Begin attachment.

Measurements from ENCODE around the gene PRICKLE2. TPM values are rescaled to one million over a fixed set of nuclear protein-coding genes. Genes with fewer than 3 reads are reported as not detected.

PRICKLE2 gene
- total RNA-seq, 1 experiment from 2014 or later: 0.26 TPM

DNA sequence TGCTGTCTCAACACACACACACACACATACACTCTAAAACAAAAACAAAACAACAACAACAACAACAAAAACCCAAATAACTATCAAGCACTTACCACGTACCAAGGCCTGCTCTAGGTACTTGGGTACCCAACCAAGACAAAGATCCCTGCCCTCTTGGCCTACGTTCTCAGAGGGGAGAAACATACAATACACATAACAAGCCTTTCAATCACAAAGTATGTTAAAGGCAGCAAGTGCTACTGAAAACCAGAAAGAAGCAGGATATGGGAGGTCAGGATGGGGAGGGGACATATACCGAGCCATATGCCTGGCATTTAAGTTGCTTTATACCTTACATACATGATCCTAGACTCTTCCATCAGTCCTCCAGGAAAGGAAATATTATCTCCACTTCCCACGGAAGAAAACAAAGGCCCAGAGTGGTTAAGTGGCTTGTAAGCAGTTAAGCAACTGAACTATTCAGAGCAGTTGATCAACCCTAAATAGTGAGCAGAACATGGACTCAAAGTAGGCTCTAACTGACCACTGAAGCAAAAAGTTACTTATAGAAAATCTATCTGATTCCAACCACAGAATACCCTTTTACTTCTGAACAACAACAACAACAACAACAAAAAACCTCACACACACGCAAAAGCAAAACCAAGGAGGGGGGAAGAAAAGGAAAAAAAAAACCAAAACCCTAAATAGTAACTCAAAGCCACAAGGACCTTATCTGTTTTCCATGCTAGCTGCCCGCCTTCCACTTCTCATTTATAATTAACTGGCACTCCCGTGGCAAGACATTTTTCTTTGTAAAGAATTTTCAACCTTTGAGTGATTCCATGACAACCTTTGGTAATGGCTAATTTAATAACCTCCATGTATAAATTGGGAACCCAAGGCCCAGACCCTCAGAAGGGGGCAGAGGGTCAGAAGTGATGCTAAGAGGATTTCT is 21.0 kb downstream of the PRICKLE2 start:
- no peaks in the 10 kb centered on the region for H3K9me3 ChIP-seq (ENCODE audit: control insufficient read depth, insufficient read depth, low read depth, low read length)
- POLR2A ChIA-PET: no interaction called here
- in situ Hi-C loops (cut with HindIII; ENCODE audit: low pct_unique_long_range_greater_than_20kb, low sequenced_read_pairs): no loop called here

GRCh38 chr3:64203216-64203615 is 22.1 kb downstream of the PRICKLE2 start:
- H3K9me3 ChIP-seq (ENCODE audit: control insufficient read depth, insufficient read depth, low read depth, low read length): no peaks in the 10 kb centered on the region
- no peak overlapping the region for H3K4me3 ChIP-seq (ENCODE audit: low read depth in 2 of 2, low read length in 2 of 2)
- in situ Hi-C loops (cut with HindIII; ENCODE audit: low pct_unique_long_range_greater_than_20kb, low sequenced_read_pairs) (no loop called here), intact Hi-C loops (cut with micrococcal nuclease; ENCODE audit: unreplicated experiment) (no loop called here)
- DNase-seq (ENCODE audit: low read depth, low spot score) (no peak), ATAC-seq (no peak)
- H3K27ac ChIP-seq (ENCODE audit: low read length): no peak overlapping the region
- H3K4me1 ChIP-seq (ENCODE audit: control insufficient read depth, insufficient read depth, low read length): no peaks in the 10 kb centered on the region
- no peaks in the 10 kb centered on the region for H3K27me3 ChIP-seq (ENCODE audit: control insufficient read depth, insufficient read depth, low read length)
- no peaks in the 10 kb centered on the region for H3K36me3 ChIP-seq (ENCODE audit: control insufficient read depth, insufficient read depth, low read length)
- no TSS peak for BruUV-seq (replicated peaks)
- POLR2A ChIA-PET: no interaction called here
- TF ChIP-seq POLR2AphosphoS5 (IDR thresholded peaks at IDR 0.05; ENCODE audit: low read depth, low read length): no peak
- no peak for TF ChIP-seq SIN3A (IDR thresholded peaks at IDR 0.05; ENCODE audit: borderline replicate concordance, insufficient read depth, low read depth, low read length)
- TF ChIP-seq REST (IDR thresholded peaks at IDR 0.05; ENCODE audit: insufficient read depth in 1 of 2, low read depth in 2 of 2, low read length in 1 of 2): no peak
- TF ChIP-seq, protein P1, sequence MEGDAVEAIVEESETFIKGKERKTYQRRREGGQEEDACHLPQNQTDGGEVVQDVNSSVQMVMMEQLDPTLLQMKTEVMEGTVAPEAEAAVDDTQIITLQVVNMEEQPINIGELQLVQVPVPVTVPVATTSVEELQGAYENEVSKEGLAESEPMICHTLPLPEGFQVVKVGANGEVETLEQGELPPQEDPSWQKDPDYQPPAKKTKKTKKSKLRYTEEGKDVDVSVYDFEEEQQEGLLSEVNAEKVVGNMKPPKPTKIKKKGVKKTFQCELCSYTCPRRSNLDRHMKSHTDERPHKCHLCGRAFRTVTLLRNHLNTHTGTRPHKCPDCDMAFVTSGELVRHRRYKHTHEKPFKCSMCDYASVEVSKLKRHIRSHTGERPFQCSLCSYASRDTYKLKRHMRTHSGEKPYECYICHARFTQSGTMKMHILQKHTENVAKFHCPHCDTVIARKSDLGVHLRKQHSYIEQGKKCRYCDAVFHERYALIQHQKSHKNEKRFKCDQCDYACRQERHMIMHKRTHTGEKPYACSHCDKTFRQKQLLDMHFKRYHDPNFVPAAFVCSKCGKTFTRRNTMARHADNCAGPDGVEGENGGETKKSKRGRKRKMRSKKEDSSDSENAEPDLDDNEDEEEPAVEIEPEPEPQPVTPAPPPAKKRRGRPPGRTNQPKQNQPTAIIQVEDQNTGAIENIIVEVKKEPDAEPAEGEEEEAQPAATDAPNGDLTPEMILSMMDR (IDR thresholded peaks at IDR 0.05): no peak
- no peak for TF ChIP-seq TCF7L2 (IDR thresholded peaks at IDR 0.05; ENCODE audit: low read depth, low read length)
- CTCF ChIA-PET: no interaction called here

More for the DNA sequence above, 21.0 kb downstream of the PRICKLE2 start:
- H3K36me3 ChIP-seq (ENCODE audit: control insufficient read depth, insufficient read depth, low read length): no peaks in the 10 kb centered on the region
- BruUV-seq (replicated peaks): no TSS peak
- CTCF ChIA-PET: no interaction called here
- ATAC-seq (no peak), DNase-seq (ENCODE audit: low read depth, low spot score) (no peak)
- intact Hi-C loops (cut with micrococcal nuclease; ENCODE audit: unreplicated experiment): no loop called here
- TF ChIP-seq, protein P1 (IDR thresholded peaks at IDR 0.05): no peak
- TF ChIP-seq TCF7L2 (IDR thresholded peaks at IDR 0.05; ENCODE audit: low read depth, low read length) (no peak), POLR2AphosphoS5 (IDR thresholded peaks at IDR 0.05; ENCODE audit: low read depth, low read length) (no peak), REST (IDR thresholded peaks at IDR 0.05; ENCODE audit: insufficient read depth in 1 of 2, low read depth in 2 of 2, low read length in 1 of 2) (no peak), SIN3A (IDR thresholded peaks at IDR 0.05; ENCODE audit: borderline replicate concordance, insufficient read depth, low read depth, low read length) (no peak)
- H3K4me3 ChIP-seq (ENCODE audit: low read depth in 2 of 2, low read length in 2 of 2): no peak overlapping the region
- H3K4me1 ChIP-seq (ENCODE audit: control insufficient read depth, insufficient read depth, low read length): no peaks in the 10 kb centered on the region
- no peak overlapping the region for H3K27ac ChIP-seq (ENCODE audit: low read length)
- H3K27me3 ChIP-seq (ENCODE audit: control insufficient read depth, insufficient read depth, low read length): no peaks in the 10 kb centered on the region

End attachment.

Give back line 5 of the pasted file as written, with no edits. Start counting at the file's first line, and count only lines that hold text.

- no peaks in the 10 kb centered on the region for H3K9me3 ChIP-seq (ENCODE audit: control insufficient read depth, insufficient read depth, low read depth, low read length)